Some great new tech news from my favourite innovators, those wacky folks at MIT: they’ve invented a series of hydrogel “robots,” which are much more responsive than previous generations, and could have an extraordinary range of applications in the medical field and beyond!
These soft robots are designed to “live” and work in water. The designs include a fin that waves, an articulated finger that can kick outward, and a hand-shaped construction that can gently grab small objects. The chief new innovation involves pumping water into the structures quickly, rather than relying on natural absorption. This allows the fin, finger, and especially the hand, to move faster and apply greater force to what they are trying to affect. The team offered a particularly cool demonstration video in which the hand robot grasped and release a goldfish so quickly and gently, that the goldfish was barely disturbed!
These robots are rough-and-tough too, and are effectively invisible — benefits for both medical and underwater applications:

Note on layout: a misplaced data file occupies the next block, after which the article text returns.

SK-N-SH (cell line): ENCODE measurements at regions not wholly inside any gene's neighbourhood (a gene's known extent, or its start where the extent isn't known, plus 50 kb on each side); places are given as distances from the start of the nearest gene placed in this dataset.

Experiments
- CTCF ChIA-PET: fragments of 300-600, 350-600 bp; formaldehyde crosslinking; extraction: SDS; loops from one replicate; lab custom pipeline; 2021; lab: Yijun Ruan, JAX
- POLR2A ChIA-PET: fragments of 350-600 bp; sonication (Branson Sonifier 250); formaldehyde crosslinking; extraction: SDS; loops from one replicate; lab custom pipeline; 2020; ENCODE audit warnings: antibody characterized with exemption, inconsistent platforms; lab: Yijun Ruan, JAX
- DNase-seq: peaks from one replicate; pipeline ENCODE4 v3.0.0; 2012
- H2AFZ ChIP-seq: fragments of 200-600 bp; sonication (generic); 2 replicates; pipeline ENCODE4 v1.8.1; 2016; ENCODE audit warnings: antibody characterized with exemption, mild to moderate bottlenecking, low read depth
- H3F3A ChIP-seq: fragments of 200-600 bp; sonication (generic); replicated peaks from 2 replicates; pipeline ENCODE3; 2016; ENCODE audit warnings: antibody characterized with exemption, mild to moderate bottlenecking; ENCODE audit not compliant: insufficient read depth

“‘Hydrogels are soft, wet, biocompatible, and can form more friendly interfaces with human organs, [MIT associate professor of mechanical engineering and civil and environmental engineering Xuanhe] Zhao says. ‘We are actively collaborating with medical groups to translate this system into soft manipulators such as hydrogel “hands,” which could potentially apply more gentle manipulations to tissues and organs in surgical operations. […]
For the past five years, Zhao’s group has been developing ‘recipes’ for hydrogels, mixing solutions of polymers and water, and using techniques they invented to fabricate tough yet highly stretchable materials. They have also developed ways to glue these hydrogels to various surfaces such as glass, metal, ceramic, and rubber, creating extremely strong bonds that resist peeling.”
The team also mentions that other potential applications for these robots may not have even been thought of yet, and they are “tossing this concept out there” to see what the rest of the community might come up with. The spirit of collaboration at its finest! I’m very intrigued to see where these little guys go, and I for one welcome our tiny, invisible, fish-hugging overlords.